Armchair travel brings the world into your living room
The edges of the room begin to fuzz and blur with the first hula sway of a palm tree. A lilting breeze, a fuchsia setting sun and the steady rhythm of the surf, reaching bubbly white fingers up the beach before retreating back into the blue.
Soon, the La-Z-Boy fades into a chaise pulled close enough to the water that a desultory foot lazily drooping onto the sand gets an occasional tickle from the ebb and flow of the sea.
No more walls, no more framed art, no more bookcases and lamps and recessed lighting. Instead, the languorous air, heavy with humidity, warm and earthy. No traffic outside, no blue glare of TV, no Tumblr or GChat. Just the scratch of waves on sand, the rustle of palm fronds, the occasional call of a bird.
It’s nice here in Fiji. Or the Seychelles. Or Dominica. Anywhere, really, that the trade winds blow and the hibiscus bloom. Maybe it’s time for a festival. Or a holiday. Or a night market lit by lines of white lights strung between branches, where the pace is a stroll and the beverage is a coconut with a straw in it.
And then the cellphone dings with a text and a Twitter notice. And the dog barks to be let out. And the brownies may be burning.
But that was a nice little journey, an armchair travel in a world, against all planet-shrinking technological odds, that still is very big.
In fact, and not just as an escape from the gray drear of midwinter, armchair travel is often the surest way of venturing beyond the living room and into the great unknown. While there’s no substitute for feet actually planted on unfamiliar soil, humans have been armchair traveling long before there were even armchairs.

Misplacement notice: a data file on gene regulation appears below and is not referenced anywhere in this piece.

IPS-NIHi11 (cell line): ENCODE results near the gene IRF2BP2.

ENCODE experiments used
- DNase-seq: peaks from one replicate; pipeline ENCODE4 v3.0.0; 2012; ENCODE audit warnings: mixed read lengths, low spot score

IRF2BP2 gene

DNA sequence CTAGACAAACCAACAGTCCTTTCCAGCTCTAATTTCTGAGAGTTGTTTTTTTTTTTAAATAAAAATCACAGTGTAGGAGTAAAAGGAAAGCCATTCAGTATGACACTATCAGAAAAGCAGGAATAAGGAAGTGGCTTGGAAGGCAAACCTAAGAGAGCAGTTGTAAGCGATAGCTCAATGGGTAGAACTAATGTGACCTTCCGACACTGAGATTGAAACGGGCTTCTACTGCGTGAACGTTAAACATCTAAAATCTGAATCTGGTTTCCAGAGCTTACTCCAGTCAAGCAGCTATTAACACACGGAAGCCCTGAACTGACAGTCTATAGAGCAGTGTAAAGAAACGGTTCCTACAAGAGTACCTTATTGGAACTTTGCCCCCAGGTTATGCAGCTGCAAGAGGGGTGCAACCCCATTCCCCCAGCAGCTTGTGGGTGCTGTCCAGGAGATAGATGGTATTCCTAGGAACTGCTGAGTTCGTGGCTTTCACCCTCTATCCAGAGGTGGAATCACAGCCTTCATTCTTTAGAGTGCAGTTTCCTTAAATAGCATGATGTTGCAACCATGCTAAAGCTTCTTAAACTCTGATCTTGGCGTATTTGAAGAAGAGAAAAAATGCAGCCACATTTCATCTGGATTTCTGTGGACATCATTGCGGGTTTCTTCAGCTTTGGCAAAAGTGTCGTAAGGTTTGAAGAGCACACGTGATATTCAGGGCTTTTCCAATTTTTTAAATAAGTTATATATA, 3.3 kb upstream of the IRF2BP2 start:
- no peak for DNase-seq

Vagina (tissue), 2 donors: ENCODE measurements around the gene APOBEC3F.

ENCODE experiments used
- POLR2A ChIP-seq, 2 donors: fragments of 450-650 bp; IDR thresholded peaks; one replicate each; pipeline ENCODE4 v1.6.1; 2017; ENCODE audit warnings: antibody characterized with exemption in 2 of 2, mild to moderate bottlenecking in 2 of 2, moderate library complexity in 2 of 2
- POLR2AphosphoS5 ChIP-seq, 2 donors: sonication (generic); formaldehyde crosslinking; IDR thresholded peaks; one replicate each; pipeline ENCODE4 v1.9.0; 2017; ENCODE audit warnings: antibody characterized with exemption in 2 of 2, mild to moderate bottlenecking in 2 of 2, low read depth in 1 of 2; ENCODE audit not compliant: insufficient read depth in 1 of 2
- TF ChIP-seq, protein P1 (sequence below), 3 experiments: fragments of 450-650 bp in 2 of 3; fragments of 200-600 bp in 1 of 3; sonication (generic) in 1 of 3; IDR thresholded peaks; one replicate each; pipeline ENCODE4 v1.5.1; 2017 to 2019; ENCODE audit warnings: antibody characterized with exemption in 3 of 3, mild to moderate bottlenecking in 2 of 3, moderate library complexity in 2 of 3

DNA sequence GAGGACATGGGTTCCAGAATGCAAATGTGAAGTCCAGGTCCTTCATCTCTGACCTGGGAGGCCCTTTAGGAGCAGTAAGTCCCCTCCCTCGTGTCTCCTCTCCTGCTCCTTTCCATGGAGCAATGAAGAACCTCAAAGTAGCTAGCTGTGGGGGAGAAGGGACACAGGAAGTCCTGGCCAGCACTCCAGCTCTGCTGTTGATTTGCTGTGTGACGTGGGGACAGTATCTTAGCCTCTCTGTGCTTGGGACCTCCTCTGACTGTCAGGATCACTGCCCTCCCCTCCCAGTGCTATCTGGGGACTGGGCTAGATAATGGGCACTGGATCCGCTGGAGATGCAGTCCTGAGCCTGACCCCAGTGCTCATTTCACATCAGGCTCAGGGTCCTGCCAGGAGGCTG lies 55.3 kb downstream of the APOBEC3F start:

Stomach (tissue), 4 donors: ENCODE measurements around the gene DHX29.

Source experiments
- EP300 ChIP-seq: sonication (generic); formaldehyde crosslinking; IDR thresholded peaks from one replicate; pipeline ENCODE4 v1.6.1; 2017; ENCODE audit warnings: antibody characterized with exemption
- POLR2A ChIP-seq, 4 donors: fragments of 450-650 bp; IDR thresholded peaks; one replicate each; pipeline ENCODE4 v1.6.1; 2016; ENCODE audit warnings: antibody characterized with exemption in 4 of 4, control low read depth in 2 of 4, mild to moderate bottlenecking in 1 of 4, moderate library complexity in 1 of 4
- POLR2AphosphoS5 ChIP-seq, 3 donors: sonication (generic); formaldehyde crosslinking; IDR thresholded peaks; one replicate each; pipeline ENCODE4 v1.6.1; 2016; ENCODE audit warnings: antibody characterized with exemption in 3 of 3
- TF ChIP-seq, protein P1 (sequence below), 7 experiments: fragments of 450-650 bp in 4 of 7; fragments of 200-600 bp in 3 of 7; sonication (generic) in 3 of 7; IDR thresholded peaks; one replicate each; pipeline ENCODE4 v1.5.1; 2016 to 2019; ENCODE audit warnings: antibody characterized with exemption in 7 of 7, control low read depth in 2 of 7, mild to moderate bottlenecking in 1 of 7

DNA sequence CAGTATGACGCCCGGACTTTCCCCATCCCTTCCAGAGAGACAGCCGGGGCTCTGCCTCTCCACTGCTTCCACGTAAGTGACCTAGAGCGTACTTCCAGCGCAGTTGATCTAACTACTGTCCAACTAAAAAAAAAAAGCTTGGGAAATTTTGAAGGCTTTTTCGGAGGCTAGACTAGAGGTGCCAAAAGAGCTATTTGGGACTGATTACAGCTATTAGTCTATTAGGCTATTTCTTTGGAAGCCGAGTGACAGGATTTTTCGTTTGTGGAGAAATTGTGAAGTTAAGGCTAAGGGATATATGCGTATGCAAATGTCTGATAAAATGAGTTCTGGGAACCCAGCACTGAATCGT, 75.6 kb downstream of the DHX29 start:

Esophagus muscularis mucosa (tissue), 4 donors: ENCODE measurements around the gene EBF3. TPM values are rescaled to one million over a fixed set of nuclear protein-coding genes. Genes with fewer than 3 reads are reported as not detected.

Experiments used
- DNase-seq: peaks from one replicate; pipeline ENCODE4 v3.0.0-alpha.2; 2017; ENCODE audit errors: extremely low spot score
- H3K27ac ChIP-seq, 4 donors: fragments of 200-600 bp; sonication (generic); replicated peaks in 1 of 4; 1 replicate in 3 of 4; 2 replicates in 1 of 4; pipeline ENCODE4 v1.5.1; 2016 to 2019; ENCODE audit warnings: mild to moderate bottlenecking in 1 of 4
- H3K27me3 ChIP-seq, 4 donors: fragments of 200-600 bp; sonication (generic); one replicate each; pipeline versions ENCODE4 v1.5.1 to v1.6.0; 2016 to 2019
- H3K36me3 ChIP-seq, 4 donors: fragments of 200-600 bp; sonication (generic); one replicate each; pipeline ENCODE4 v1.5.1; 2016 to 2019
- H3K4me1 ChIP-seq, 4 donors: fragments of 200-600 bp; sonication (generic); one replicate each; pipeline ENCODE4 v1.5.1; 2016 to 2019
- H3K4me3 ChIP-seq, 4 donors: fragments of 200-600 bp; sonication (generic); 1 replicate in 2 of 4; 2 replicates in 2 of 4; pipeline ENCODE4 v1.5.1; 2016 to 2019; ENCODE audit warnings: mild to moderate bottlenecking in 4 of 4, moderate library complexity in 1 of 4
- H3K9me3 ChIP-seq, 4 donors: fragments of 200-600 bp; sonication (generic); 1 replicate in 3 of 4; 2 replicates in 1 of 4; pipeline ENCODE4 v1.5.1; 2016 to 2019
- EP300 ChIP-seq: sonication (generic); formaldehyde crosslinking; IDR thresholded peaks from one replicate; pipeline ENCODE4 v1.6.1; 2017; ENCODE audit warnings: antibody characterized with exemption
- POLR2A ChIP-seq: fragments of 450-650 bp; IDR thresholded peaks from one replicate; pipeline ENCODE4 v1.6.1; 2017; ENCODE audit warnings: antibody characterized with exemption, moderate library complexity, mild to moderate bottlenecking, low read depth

“I think everyone needs to dream about going somewhere,” said Vonnie Hicks, owner of First Class Travel in Grand Junction. “It makes life so much more bearable.”
Consider the National Geographic in all its yellow-bordered glory, arriving in the mail each month, sometimes saved in tidy rows for decades. Since 1888 — the National Geographic Society celebrated its 126th birthday last month — it has been one of the greatest transports in armchair travels, fuel for a billion daydreams: Ooohh, Samarkand. Just saying the name feels spicy: Sssssamarkand. What’s it like there? Or Khartoum, there’s another conjurer. Kota Kinabalu. Nicosia. Killarney.
The armchair traveler savors these names on the tongue, rolls them around in the mouth, studies the photos and reads the captions, and soon enough is wading in daydreams through the jungles of Papua New Guinea, into the drone of insects, pondering how best to approach a Korowai village.
There’s a reason people save their National Geographics.
But even before 1888, there were the likes of Sir Richard Francis Burton and Leif Ericson, Marco Polo and Jacques Cartier, explorers who ventured into the unknown and brought home tales for armchair travelers to gobble up.
It’s a vicarious thing, armchair travel. Others go so their tales can be consumed. Maybe they inspire the armchair traveler to get on a plane or in the car, maybe not.